Transfer Fee Regulations and Player Development

Journal of the European Economic Association, Vol. 4, No. 5, pp. 957-987, 2006

31 Pages Posted: 1 Nov 2004 Last revised: 22 Feb 2009

Date Written: September 15, 2005


This paper studies the role of transfer fees in professional sports, where players can commit to binding long-term contracts. They cannot switch clubs before their contract expires unless the old club agrees to let them go; transfer fee is the price of that agreement. Transfer fees have been defended as a necessary incentive for clubs to invest into training their young players. The apparent absence of significant training costs (compared to the level of transfer fees) has undermined this defense. We present a model without training where an industry of clubs with heterogeneous marginal revenue products for player ability and a population of players with various levels of talent and experience match. Transfer fees are needed to efficiently allocate scarce playing opportunities among players of different levels of known and potential ability. We show that total surplus would be lower without transfer fees because playing time would be reallocated towards older players with less upside potential. The resulting increase in player salaries would exceed the current transfer fee costs for each level of ability. We also study the effects of early termination penalties, transfer taxes, and non-tradable contracts.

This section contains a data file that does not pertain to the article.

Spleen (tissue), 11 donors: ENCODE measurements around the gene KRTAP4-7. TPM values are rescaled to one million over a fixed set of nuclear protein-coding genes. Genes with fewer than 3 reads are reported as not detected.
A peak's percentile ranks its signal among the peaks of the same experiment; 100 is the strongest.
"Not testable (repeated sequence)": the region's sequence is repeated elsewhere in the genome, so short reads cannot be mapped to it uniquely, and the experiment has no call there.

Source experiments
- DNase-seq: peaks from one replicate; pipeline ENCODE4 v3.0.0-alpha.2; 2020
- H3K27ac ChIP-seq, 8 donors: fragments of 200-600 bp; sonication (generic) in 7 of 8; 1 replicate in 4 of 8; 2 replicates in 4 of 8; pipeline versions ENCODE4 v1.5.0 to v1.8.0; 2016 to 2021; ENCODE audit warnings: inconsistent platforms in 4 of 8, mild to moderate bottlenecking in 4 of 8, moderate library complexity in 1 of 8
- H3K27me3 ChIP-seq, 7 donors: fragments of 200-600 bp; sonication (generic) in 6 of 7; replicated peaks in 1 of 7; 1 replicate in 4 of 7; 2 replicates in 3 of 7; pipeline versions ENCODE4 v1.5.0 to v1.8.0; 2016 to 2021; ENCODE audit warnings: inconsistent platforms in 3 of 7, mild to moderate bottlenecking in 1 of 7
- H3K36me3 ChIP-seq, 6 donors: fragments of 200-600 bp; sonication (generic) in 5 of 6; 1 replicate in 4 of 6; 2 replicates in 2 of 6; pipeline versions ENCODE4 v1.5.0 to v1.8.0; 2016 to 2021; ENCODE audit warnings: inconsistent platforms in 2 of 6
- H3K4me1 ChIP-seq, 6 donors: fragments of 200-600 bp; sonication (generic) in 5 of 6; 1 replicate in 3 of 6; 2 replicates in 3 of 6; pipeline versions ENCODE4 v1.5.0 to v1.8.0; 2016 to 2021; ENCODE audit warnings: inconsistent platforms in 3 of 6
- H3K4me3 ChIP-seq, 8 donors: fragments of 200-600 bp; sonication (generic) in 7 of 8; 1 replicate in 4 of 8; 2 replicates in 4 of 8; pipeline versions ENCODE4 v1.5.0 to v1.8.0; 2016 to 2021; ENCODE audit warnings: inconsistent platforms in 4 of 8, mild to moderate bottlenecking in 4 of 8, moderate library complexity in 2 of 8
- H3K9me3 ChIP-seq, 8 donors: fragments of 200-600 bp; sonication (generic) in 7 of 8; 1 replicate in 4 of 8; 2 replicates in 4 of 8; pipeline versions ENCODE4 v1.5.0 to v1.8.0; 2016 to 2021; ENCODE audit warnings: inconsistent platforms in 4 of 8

Keywords: Transfer Fees, Sports, Football, Regulation

JEL Classification: J31, J41, K12, L83

Suggested Citation

Terviö, Marko, Transfer Fee Regulations and Player Development (September 15, 2005). Journal of the European Economic Association, Vol. 4, No. 5, pp. 957-987, 2006, Available at SSRN: or

Marko Terviö (Contact Author)

Aalto University ( email )

P.O. Box 21240
Helsinki, 00101


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